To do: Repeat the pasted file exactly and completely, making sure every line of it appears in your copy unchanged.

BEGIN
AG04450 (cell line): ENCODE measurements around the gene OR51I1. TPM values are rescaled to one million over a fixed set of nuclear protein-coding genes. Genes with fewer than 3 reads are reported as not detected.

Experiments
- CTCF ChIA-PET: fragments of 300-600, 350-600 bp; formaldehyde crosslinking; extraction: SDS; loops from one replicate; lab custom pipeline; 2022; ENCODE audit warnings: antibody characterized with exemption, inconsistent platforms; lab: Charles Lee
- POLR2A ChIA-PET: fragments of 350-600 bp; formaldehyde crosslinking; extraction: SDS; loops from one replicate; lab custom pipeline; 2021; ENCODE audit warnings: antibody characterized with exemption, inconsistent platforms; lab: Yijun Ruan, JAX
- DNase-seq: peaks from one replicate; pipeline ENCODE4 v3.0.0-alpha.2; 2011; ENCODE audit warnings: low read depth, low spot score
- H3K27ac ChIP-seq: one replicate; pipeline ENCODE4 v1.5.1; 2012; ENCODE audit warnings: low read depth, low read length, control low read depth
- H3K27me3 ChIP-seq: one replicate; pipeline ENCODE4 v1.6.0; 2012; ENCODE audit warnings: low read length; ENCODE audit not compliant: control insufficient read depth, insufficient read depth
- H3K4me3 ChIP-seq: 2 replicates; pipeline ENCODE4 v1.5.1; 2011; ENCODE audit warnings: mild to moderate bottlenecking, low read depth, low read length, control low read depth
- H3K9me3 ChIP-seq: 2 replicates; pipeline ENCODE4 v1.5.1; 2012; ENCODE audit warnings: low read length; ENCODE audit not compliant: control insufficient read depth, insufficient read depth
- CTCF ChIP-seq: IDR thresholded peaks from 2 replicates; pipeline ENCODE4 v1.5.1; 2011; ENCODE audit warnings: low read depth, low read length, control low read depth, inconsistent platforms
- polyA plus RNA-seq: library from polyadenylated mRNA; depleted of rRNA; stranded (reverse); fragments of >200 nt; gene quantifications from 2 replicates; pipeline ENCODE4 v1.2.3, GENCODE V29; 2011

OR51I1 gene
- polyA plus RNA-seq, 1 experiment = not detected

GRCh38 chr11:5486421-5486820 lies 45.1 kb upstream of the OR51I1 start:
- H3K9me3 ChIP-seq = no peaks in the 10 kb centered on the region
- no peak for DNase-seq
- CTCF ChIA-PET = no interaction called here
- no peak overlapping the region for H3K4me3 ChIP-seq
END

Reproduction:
AG04450 (cell line): ENCODE measurements around the gene OR51I1. TPM values are rescaled to one million over a fixed set of nuclear protein-coding genes. Genes with fewer than 3 reads are reported as not detected.

Experiments
- CTCF ChIA-PET: fragments of 300-600, 350-600 bp; formaldehyde crosslinking; extraction: SDS; loops from one replicate; lab custom pipeline; 2022; ENCODE audit warnings: antibody characterized with exemption, inconsistent platforms; lab: Charles Lee
- POLR2A ChIA-PET: fragments of 350-600 bp; formaldehyde crosslinking; extraction: SDS; loops from one replicate; lab custom pipeline; 2021; ENCODE audit warnings: antibody characterized with exemption, inconsistent platforms; lab: Yijun Ruan, JAX
- DNase-seq: peaks from one replicate; pipeline ENCODE4 v3.0.0-alpha.2; 2011; ENCODE audit warnings: low read depth, low spot score
- H3K27ac ChIP-seq: one replicate; pipeline ENCODE4 v1.5.1; 2012; ENCODE audit warnings: low read depth, low read length, control low read depth
- H3K27me3 ChIP-seq: one replicate; pipeline ENCODE4 v1.6.0; 2012; ENCODE audit warnings: low read length; ENCODE audit not compliant: control insufficient read depth, insufficient read depth
- H3K4me3 ChIP-seq: 2 replicates; pipeline ENCODE4 v1.5.1; 2011; ENCODE audit warnings: mild to moderate bottlenecking, low read depth, low read length, control low read depth
- H3K9me3 ChIP-seq: 2 replicates; pipeline ENCODE4 v1.5.1; 2012; ENCODE audit warnings: low read length; ENCODE audit not compliant: control insufficient read depth, insufficient read depth
- CTCF ChIP-seq: IDR thresholded peaks from 2 replicates; pipeline ENCODE4 v1.5.1; 2011; ENCODE audit warnings: low read depth, low read length, control low read depth, inconsistent platforms
- polyA plus RNA-seq: library from polyadenylated mRNA; depleted of rRNA; stranded (reverse); fragments of >200 nt; gene quantifications from 2 replicates; pipeline ENCODE4 v1.2.3, GENCODE V29; 2011

OR51I1 gene
- polyA plus RNA-seq, 1 experiment = not detected

GRCh38 chr11:5486421-5486820 lies 45.1 kb upstream of the OR51I1 start:
- H3K9me3 ChIP-seq = no peaks in the 10 kb centered on the region
- no peak for DNase-seq
- CTCF ChIA-PET = no interaction called here
- no peak overlapping the region for H3K4me3 ChIP-seq